It's not me, Bernie, it's you

Bernie Sanders , by Gage Skidmore, license    CC BY-SA 2.0

Bernie Sanders, by Gage Skidmore, license CC BY-SA 2.0

During the Hillary Clinton-Bernie Sanders wars, I tried to stay as neutral as I could. I leaned much more towards Mrs. Clinton, but knew I would vote for Sen. Sanders if the choice was between him and anyone from the GOP.

But, really, this is getting ridiculous.

At a time in the 2008 election cycle where then-Senator Clinton suspended her campaign and endorsed Barack Obama, we have the spectacle of Sen. Sanders still holding rallies as if the outcome of the Democratic nomination weren't settled.

His original intent was to stay in to have influence on the party platform. That platform has been decided, and of course there's howling from the left because it doesn't start out with a full quote of the Internationale.

What's his reason now? The platform is written. It will be approved by Sec. Clinton's delegates in Philadelphia. He has no logical reason to stay in the race. At this rate, if he doesn't drop out and endorse Sec. Clinton, he might not even have a speaking spot at the Convention.

His "revolution" has petered out, as most of his voters have pivoted to supporting his opponent, as evidenced by Sec. Clinton's performance in all recent polling. The only ones holding out are the "Bernie or Bust" people, who, 1) weren't going to vote for anyone but Sen. Sanders in November, and 2) have no real ties to the party.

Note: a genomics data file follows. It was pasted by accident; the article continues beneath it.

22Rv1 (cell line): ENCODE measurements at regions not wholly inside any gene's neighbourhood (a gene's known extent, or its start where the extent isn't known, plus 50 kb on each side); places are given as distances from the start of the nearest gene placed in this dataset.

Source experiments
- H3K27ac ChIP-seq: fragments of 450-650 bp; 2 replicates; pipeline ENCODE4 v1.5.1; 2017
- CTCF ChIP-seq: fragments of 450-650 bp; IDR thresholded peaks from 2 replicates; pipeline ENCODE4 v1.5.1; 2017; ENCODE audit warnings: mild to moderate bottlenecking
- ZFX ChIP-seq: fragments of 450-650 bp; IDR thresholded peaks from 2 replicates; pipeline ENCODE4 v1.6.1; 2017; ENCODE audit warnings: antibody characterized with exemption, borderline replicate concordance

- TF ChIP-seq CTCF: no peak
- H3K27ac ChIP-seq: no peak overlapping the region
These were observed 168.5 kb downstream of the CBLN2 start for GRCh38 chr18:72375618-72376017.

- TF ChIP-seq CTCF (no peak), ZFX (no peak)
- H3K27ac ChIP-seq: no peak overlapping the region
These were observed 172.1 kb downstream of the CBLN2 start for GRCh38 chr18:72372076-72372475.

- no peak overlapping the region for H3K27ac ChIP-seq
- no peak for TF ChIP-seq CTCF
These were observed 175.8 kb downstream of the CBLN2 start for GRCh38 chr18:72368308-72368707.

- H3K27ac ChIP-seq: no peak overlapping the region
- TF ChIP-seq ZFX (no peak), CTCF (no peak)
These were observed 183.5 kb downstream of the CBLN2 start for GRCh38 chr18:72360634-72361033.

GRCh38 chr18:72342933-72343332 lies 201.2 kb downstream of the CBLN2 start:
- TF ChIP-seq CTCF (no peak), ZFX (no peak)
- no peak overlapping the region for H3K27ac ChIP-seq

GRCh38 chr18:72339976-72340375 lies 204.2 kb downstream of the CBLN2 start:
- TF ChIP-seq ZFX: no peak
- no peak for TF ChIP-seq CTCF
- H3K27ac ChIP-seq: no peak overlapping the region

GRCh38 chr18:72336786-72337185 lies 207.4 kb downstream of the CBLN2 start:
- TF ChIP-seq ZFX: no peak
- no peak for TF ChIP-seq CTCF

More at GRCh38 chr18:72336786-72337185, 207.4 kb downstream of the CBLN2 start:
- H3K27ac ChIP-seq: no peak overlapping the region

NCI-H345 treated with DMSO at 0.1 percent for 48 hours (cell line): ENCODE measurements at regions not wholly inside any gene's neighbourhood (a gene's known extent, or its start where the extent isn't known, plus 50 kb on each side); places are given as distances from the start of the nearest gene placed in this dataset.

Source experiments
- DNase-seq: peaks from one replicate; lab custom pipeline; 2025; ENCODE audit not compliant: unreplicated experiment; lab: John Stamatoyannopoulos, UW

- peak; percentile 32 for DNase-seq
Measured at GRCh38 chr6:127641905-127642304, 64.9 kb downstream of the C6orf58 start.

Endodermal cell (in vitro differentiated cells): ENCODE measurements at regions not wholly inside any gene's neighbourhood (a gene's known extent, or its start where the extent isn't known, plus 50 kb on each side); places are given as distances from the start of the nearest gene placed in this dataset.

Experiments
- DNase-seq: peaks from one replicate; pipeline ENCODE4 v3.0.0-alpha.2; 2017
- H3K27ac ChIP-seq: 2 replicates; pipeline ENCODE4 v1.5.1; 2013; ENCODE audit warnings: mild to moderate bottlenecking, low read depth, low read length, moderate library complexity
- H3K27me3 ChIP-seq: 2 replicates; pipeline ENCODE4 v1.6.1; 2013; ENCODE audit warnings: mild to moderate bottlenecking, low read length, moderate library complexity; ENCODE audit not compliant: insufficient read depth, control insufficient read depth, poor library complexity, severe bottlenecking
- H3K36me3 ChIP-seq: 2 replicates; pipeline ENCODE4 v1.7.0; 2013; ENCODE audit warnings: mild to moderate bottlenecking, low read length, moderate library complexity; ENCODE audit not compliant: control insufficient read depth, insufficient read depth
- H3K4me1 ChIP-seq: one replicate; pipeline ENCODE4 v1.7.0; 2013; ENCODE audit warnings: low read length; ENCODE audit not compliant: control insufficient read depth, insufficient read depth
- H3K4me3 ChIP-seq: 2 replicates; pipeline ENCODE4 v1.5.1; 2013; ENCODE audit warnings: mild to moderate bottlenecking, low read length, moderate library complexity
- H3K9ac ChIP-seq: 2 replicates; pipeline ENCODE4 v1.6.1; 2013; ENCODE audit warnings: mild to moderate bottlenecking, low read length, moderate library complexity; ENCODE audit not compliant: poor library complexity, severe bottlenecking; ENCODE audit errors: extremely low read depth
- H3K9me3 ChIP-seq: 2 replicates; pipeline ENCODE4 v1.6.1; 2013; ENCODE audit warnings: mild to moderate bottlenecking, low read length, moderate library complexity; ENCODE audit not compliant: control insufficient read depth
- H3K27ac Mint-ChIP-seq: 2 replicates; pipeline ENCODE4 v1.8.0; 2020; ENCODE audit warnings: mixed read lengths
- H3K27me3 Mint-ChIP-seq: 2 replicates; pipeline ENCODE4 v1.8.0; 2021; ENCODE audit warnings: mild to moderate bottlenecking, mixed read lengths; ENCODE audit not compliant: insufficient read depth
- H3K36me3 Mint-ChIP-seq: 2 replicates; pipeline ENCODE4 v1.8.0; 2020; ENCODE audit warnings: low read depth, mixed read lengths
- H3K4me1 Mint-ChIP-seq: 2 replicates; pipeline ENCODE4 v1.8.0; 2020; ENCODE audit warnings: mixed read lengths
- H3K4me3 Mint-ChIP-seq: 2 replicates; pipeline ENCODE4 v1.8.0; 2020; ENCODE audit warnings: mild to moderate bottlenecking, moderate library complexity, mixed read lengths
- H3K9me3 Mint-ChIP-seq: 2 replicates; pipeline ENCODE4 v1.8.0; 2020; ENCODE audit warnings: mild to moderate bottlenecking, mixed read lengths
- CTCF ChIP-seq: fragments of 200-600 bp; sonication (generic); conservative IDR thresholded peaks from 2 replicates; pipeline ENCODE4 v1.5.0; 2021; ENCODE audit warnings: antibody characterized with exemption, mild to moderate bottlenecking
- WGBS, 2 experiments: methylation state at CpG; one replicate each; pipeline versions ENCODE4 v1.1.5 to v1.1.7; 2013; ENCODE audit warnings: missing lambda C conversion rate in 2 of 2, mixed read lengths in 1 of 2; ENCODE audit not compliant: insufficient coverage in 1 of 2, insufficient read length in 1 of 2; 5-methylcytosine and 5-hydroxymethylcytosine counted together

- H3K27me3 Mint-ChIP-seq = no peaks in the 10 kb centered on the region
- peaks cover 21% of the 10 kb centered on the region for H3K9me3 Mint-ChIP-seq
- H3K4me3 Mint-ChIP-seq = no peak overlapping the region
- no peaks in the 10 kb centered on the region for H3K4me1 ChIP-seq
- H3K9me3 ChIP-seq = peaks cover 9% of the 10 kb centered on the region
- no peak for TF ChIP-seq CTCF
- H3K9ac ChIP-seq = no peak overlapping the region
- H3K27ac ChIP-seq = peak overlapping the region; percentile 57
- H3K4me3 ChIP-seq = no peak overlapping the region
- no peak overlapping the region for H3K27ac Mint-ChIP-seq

This is my first time writing about Sen. Sanders, and my last, because he has become irrelevant. The party which he desultorily joined for the 2016 run has largely moved on. His only followers are people who aren't Democrats to begin with, or if they are have bolted the party over the "shabby" treatment they've received. 

As a child of Cuban emigres, I don't have the reflexive distrust of "socialism" that many of my compatriots do. But I do have a reflexive distrust of "saviors". I don't support Pres. Obama because of quasi-religious reasons, but because he is simply the only adult in a room of unruly miscreants. Sec. Clinton, in her campaign, has shown herself to have the same steady hand. (She didn't go hammer and tongs against Sen. Sanders for the same reason I haven't, i.e. preserving party unity.) But Sen. Sanders, a politician of very little accomplishment, has engendered an out-sized personality cult. ("Birdie Sanders" being the funniest evidence of this. Look! He's like St. Francis of Assisi!) I can understand his rhetoric appeals to a certain segment; rhetoric without achievement, however, is how every step back in humanity has begun.

Really, Sen. Sanders, it's time to give this up. You fought a good fight. You brought your concerns to a much broader audience than if you had run as an Independent. It's just that having castigated the Democratic Party for your entire political career, you weren't aware about how party politics worked. It's easy to be pure when you're a party of one. Those of us who work within the party system know that parties are coalitions, and no one gets everything they want. Which is as it should be; that's called "democracy." Don't end your run by becoming that most feared of library patrons: the grumpy guy who chews off your ear for half an hour ranting about this or that. I know that person. Don't be that person.

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